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April 1 Update: Why acting fast is so vital

  • April 1, 2020

April 1, 2020
Hannover, Germany

Good morning,

It has been nice to get feedback from people about what I have written. Most of the comments are friendly — so far nobody has written, “Stop this, we’ve had enough of this stuff”. 

There are more questions about the disease, about the epidemic, and how to handle the situation now and in the future. Important questions include: Are we doing the right thing? Are we doing enough? Are we over-reacting? Here are a few of my thoughts.

We always start with what we know. This is a highly contagious disease with no or few symptoms in most people infected. It causes medical problems with cough, loss of taste, and breathing problems in about 20%, and may end fatally for between 1 – 5% of patients. This applies especially to elderly patients who are unable to cope with an acute illness. So why is it such a disaster?

When such a virus occurs, a fast response is needed, even when it occurs on a small scale. I mentioned norovirus in my blog yesterday. Norovirus is highly contagious, causes diarrhea and may be fatal, especially in the elderly, if too much fluid is lost. It does appear frequently in hospitals – but it can be mitigated at the first case or two if we react immediately. Patients are isolated with their own bathrooms; clinicians use protective gear; everybody is afraid and worried but doing what they should to curb the infection.  

Sometimes we are a day or two late in acting. Then, a whole ward is infected, bathrooms are occupied all the time, IV fluids are in use. But if everybody is wears protective gear, and hand washing and disinfection practices happen continuously – it still works. After a week the (small) epidemic is controlled and the virus disappears.

With awareness and speed, and if people know what to do and adhere to the rules – you can fight a contagious virus. It has worked in a few countries; such as Taiwan, Singapore, Hong Kong. They were alert and had not forgotten their experience with the SARS virus a couple of years ago. They acted fast. Once a case was identified they were moved to isolation, people they had been in contact with were isolated, and protective gear, mostly masks, were used. The result: low numbers of positive cases and few deaths.

But other countries have reacted much slower. First, there was no hands-on experience with or recent memory of a highly contagious virus. Our experience is limited to the “normal” flu. The flu is also dangerous, but not nearly as contagious. People get sick throughout cold and flu season and the disease is more spread out over time. So, this is how politicians calculated in the very early days of the disease. With a fatality rate of less than 5%, perhaps even lower than 1 %, if 1 million people are infected the result is 10, 000 patients dying. It sounds cruel but this is “acceptable”. If you compare how many people are dying each year from the flu or other diseases, COVID-19 is a smaller problem. Some politicians shrugged their shoulders, especially the “tough” ones, and said, “We can manage this”. Boris Johnson, and other people in authority said that since everybody will have immunity eventually, the fatalities are the price society pays.  

What they didn’t think about was how contagious the coronavirus is and how quickly it spreads. This epidemic would not be spread out over several months like flu, it happens much more rapidly. The numbers of people infected rise exponentially and hospitals would be flooded beyond capacity. Add to that all of the problems of an acute epidemic: Too many patients at the same time, hundreds of patients in the ER, not enough ventilators, triage overrun, diminished capacity of the healthcare workforce as they contract the virus. They did not think in advance of the nightmare aspect of an epidemic:  Decisions must be made of who will live and who will die, as we’ve seen in Italy. Their imagination was not vivid enough (despite the huge popularity of dystopian movies) and the practical knowledge about viral diseases was not there. It was only when the numbers of patients rose sharply, and everybody started to become terribly afraid that more stringent measures were taken. The picture is clear – protective measures were only increased when things got worse. It was on the television before politicians even reacted.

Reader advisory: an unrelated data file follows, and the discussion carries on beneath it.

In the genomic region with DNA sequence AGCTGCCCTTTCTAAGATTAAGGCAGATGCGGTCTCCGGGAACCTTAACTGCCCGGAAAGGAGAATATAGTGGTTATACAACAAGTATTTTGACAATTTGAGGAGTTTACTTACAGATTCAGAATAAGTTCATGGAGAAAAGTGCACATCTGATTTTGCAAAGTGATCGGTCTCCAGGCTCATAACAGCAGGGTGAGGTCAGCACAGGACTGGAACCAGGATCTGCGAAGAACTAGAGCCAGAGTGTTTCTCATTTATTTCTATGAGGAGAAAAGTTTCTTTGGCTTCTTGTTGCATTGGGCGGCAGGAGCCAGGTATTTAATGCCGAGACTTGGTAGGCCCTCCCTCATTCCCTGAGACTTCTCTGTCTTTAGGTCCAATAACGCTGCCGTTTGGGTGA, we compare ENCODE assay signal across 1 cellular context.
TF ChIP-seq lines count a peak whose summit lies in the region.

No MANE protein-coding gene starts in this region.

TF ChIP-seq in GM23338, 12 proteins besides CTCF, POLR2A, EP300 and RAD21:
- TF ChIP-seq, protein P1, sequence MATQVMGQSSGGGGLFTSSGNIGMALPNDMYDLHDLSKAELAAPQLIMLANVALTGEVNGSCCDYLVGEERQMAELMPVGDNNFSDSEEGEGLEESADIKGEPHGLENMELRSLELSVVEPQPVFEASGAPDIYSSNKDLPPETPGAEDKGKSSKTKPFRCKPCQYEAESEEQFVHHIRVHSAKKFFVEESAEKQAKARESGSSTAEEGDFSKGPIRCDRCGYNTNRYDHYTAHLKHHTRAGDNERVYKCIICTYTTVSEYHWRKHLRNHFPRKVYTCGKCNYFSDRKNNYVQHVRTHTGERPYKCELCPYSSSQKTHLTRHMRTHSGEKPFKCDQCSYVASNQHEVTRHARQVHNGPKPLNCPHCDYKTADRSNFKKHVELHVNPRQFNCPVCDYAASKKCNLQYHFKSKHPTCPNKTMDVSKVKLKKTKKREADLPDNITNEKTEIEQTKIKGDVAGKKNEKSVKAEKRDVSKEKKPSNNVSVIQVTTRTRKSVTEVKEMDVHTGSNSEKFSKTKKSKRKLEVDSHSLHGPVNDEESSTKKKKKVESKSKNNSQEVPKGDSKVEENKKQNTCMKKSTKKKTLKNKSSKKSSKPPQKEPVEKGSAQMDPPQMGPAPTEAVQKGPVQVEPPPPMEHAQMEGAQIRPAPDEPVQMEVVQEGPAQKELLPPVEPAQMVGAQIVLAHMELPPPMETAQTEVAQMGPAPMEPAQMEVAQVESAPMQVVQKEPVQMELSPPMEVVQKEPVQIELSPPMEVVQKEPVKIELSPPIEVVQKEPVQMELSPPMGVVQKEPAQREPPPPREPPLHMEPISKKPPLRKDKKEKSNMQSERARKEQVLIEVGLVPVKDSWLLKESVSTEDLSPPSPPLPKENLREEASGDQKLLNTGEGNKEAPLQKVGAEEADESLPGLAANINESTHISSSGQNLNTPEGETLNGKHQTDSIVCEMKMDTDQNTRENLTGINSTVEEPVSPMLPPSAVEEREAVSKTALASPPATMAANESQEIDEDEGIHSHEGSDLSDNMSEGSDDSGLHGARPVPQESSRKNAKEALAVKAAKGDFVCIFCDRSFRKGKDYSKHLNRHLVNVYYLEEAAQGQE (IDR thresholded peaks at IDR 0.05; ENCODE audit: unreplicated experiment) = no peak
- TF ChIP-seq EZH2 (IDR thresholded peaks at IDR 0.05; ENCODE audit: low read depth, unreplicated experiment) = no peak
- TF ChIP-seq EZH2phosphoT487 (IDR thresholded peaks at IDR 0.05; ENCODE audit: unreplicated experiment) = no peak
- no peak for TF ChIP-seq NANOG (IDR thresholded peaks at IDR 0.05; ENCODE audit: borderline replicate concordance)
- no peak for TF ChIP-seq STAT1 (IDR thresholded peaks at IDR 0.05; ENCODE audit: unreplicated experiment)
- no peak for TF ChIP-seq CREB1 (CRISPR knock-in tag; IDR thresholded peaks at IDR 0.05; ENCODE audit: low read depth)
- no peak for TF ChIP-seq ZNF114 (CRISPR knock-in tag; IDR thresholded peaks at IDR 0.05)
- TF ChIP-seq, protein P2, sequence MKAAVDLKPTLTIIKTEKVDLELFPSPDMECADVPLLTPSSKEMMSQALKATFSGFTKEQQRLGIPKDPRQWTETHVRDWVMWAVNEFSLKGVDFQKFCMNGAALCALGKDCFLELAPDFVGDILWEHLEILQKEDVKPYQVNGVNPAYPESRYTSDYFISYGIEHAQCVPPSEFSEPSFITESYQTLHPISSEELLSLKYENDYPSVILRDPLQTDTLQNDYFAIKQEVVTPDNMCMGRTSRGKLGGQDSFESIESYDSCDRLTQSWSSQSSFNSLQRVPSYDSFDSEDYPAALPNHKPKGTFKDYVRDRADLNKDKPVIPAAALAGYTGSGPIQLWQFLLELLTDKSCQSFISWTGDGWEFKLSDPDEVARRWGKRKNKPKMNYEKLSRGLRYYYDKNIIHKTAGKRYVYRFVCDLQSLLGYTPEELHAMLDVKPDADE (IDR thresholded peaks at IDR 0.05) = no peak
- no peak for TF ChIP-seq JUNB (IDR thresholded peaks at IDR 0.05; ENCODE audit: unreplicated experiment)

The current measures we are taking are necessary. Quarantine is good, closing schools and businesses for a while will help. However, if we had done it earlier it would have worked better. 

It’s a complicated answer to the question “is it overreaction?” Yes and no. Overreaction early on in this pandemic would have helped to contain the infection. Whether this would have been possible in larger cities, I do not know. However, I do know that Mardi Gras, the Carnival in Germany, soccer games well into March, and international meetings well into the epidemic were not necessary, or advisable. Now I believe we will have to live with the shutdown for a while.  

Will we learn from the epidemic? I hope so. In the future, we will remember this experience with COVID-19. If we have small outbreaks of COVID-19 in the future, we (hopefully) will react faster and contain the spread of the virus earlier. We have no choice but to live with the virus in the future, but we will do so with more awareness and caution. Hopefully, we will have a vaccine. My favorite question is “how many people will be vaccinated?”  

In normal times, I would not have had the time to write this letter, and you would not have the time to read it – so there is that. I’ll finish by reminding you that I’ll do my best to answer your remaining questions about COVID-19 – you can email me at president@mdibl.org.

Stay well.

Best,
HH


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